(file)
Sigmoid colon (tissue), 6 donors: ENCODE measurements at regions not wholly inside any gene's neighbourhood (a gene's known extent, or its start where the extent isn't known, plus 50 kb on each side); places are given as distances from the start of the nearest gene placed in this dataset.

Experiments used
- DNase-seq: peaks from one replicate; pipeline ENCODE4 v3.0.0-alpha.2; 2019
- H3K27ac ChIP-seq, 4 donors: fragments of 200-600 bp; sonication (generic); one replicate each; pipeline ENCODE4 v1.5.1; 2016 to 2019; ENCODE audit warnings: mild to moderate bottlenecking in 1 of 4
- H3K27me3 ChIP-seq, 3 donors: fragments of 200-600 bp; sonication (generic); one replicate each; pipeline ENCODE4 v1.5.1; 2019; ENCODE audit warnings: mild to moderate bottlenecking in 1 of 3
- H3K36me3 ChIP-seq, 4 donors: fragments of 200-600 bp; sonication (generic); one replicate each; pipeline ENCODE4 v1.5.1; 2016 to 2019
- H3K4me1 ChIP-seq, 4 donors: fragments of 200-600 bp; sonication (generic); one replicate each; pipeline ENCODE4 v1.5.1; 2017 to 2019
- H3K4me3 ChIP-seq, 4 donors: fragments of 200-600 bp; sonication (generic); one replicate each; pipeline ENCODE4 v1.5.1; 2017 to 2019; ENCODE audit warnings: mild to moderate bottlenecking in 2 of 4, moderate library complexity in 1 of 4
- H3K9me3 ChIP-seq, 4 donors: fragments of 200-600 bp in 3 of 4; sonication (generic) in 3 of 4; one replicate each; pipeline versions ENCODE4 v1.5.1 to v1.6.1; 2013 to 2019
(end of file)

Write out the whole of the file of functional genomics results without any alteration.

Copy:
Sigmoid colon (tissue), 6 donors: ENCODE measurements at regions not wholly inside any gene's neighbourhood (a gene's known extent, or its start where the extent isn't known, plus 50 kb on each side); places are given as distances from the start of the nearest gene placed in this dataset.

Experiments used
- DNase-seq: peaks from one replicate; pipeline ENCODE4 v3.0.0-alpha.2; 2019
- H3K27ac ChIP-seq, 4 donors: fragments of 200-600 bp; sonication (generic); one replicate each; pipeline ENCODE4 v1.5.1; 2016 to 2019; ENCODE audit warnings: mild to moderate bottlenecking in 1 of 4
- H3K27me3 ChIP-seq, 3 donors: fragments of 200-600 bp; sonication (generic); one replicate each; pipeline ENCODE4 v1.5.1; 2019; ENCODE audit warnings: mild to moderate bottlenecking in 1 of 3
- H3K36me3 ChIP-seq, 4 donors: fragments of 200-600 bp; sonication (generic); one replicate each; pipeline ENCODE4 v1.5.1; 2016 to 2019
- H3K4me1 ChIP-seq, 4 donors: fragments of 200-600 bp; sonication (generic); one replicate each; pipeline ENCODE4 v1.5.1; 2017 to 2019
- H3K4me3 ChIP-seq, 4 donors: fragments of 200-600 bp; sonication (generic); one replicate each; pipeline ENCODE4 v1.5.1; 2017 to 2019; ENCODE audit warnings: mild to moderate bottlenecking in 2 of 4, moderate library complexity in 1 of 4
- H3K9me3 ChIP-seq, 4 donors: fragments of 200-600 bp in 3 of 4; sonication (generic) in 3 of 4; one replicate each; pipeline versions ENCODE4 v1.5.1 to v1.6.1; 2013 to 2019